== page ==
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The combined effect of canopy shading and sea urchin grazing on recruitment in kelp forest (Laminaria hyperborea)
Sjøtun, K.; Christie, H.C.; Fosså, J.H. (2006). The combined effect of canopy shading and sea urchin grazing on recruitment in kelp forest (Laminaria hyperborea). Mar. Biol. Res. 2(1): 24-32
In: Marine Biology Research. Taylor & Francis: Oslo; Basingstoke. ISSN 1745-1000, more
Peer reviewed article  

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    Grazing; Kelps; Recruitment; Shading; Echinus esculentus Linnaeus, 1758 [WoRMS]; Laminaria hyperborea (Gunnerus) Foslie, 1884 [WoRMS]; ANE, Norway [Marine Regions]; Marine

Authors  Top 
  • Sjøtun, K.
  • Christie, H.C.
  • Fosså, J.H.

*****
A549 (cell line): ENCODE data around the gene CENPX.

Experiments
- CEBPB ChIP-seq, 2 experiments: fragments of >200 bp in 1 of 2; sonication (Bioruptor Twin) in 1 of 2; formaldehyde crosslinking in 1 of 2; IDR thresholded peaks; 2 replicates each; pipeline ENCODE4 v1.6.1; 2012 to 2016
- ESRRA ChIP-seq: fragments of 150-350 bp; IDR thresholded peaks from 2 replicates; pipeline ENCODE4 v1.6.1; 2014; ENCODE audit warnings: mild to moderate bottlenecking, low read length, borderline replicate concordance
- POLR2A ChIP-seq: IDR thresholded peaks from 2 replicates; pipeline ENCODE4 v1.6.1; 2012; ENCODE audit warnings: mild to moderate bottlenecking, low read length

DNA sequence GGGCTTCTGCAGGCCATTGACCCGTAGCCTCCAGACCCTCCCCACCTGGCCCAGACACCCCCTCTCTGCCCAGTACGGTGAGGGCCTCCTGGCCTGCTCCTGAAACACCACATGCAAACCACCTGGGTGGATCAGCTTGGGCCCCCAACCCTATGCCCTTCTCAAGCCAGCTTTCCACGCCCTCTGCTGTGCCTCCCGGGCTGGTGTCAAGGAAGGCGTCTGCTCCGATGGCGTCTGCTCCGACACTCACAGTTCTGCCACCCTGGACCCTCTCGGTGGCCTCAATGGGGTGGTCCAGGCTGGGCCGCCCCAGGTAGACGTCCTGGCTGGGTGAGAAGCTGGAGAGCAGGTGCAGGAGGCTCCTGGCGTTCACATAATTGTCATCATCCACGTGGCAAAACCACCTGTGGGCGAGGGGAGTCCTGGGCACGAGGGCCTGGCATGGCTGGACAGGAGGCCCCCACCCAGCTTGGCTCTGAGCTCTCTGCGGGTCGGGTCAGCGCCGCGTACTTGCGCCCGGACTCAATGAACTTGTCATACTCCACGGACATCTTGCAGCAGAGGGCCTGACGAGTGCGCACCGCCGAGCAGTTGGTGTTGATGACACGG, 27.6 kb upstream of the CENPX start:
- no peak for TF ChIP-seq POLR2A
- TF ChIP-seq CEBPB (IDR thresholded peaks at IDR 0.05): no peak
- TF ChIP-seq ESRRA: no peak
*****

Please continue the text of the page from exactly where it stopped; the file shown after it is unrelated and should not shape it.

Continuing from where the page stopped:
The aim of this study was to determine the impact of sea urchin grazing (Echinus esculentus) and canopy shading on the recruitment of the kelp Laminaria hyperborea in mid-Norway. A spatially variable distribution of sea urchins was observed, and recruitment processes were studied both after disturbance, caused by kelp harvesting removal of the canopy kelps, and in pristine kelp forests. The combination of sea urchin density and the density of canopy-forming kelps had the strongest influence on the density of small kelps in pristine kelp forest, suggesting that both grazing from sea urchins and shading from the canopy contributed to the mortality of small kelps. High densities of small kelps (>20 m−2) were only found in pristine kelp forest together with ≤6 canopy-forming kelps m−2 or <3 sea urchins m−2 on average. However, within the observed range of sea urchin densities these had no effect on the density of large, canopy-forming kelps. Large L. hyperborea were apparently not subject to grazing. In addition, only a small number of surviving kelp recruits was needed to maintain the density of canopy-forming kelps, as L. hyperborea specimens may survive many years. These conditions result in high stability of the kelp forest. A different picture was seen after kelp harvesting, when high recruitment and survival of recruits are the conditions for rapid restoration of the kelp vegetation. After removal of the canopy-forming plants, the kelp recruits were temporarily released from high density-dependent mortality due to shading. Some influence of sea urchin grazing on the density of recruits was observed, but this was small compared with the strong canopy effect. However, the accumulated impact of grazing during a period of time had a strong overall effect on the regrowth of kelp. After 2.5 years the accumulated biomasses at the harvested stations were strongly related to average sea urchin density, and a density of between 4 and 5 sea urchins m−2 resulted in very little biomass accumulation. This suggests that the L. hyperborea kelp forest vegetation has a high degree of stability, but shows less resilience after disturbance, when exposed to moderate sea urchin grazing.

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